The physicist, who was affiliated with an outside institute, has been assigned to analysis projects at the laboratory since 2003. He was one of more than 7,000 scientists working on the Large Hadron Collider, the world's largest atom smasher, said the European Organization for Nuclear Research, known as CERN. The scientist, arrested in France, is suspected of involvement with Al-Qaida in the Islamic Maghreb, a French official said Friday. The North African group regularly targets Algerian government forces and occasionally attacks foreigners.
The physicist had no contact with anything that could be used for terrorism, CERN said in a statement.
"None of our research has potential for military application, and all our results are published openly in the public domain," the statement said.
The suspect had not been seen at CERN for several months, according to spokesman James Gillies. That wasn't unusual because the collider wasn't working and there were no collisions to be examined.
The LHCb experiment where he worked is one of a series of research projects along the 17-mile (27-kilometer) circular tunnel under the Swiss-French border.
The Large Hadron Collider (LHC) is the world's largest and highest-energy particle accelerator intended to collide opposing particle beams of either protons at an energy of 7 TeV per particle or lead nuclei at an energy of 574 TeV per nucleus. It lies in a tunnel 27 kilometres (17 mi) in circumference, as much as 175 metres (570 ft) beneath the Franco-Swiss border near Geneva, Switzerland.
The Large Hadron Collider was built by the European Organization for Nuclear Research (CERN) with the intention of testing various predictions of high-energy physics, including the existence of the hypothesized Higgs boson and of the large family of new particles predicted by supersymmetry. It is funded by and built in collaboration with over 10,000 scientists and engineers from over 100 countries as well as hundreds of universities and laboratories.
On 10 September 2008, the proton beams were successfully circulated in the main ring of the LHC for the first time. On 19 September 2008, the operations were halted due to a serious fault between two superconducting bending magnets. Due to the time required to repair the resulting damage and to add additional safety features, the LHC is scheduled to be operational in mid-November 2009.
A simulated event in the CMS detector, featuring the appearance of the Higgs boson.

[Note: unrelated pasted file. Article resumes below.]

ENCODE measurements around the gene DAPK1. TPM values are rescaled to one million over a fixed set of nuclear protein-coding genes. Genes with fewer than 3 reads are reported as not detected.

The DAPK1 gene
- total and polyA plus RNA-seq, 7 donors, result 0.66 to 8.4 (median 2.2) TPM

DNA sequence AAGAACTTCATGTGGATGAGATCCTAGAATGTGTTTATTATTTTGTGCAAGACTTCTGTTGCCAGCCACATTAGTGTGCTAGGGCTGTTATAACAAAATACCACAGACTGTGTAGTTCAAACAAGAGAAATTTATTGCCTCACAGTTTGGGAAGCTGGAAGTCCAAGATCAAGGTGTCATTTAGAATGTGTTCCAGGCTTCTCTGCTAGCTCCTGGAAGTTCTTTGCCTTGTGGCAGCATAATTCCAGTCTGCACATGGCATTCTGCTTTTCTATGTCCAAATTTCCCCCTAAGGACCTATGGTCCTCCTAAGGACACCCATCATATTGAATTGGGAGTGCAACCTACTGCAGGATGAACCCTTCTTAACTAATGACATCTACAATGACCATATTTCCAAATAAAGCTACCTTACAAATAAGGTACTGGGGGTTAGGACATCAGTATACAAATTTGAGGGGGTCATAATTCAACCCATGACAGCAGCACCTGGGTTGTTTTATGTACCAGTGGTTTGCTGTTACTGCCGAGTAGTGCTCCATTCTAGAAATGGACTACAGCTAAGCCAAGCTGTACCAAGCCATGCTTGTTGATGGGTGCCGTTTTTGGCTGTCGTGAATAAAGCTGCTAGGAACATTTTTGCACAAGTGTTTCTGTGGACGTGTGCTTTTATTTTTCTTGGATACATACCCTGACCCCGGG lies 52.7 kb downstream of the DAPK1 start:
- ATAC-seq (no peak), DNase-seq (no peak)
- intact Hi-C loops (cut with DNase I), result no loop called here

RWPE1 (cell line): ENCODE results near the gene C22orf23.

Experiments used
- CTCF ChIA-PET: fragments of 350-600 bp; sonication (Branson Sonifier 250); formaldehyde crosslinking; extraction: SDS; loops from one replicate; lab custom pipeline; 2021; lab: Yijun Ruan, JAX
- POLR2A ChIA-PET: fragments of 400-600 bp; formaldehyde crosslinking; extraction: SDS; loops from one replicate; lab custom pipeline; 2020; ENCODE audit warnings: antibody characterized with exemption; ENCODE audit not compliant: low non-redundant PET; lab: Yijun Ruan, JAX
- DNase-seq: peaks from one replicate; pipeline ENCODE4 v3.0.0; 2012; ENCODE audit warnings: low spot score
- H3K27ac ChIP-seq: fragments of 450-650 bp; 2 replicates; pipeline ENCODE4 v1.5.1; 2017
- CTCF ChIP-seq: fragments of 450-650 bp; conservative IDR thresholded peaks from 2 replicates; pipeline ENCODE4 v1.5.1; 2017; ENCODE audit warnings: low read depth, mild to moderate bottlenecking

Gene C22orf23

A Feynman diagram of one way the Higgs boson may be produced at the LHC. Here, two quarks each emit a W or Z boson, which combine to make a neutral Higgs.
It is anticipated that the collider will either demonstrate or rule out the existence of the elusive Higgs boson, the last unobserved particle among those predicted by the Standard Model. Experimentally verifying the existence of the Higgs boson would shed light on the mechanism of electroweak symmetry breaking, through which the particles of the Standard Model are thought to acquire their mass. In addition to the Higgs boson, new particles predicted by possible extensions of the Standard Model might be produced at the LHC.
More generally, physicists hope that the LHC will help answer key questions such as:
* Is the Higgs mechanism for generating elementary particle masses in the Standard Model indeed realised in nature? If so, how many Higgs bosons are there, and what are their masses?
* Are electromagnetism, the strong nuclear force and the weak nuclear force just different manifestations of a single unified force, as predicted by various Grand Unification Theories?
* Why is gravity so many orders of magnitude weaker than the other three fundamental forces? See also Hierarchy problem.
* Is Supersymmetry realised in nature, implying that the known Standard Model particles have supersymmetric partners?
* Are there additional sources of quark flavour violation beyond those already predicted within the Standard Model?
* Why are there apparent violations of the symmetry between matter and antimatter? See also CP violation.
* What is the nature of dark matter and dark energy?
* Are there extra dimensions, as predicted by various models inspired by string theory, and can we detect them?
Of the discoveries the LHC might make, the possibility of the discovery of the Higgs particle and supersymmetric partners have been keenly awaited by physicists for over 30 years, although neither of these can be considered certainties. Of the Higgs Stephen Hawking said in a 2008 BBC interview that "I think it will be much more exciting if we don't find the Higgs. That will show something is wrong, and we need to think again. I have a bet of one hundred dollars that we won't find the Higgs." Of supersymmetry it has been said "If the LHC does find supersymmetry, this would be one of the greatest achievements in the history of theoretical physics" , which Hawking says "would be a key confirmation of string theory" and adds that "Whatever the LHC finds, or fails to find, the results will tell us a lot about the structure of the universe."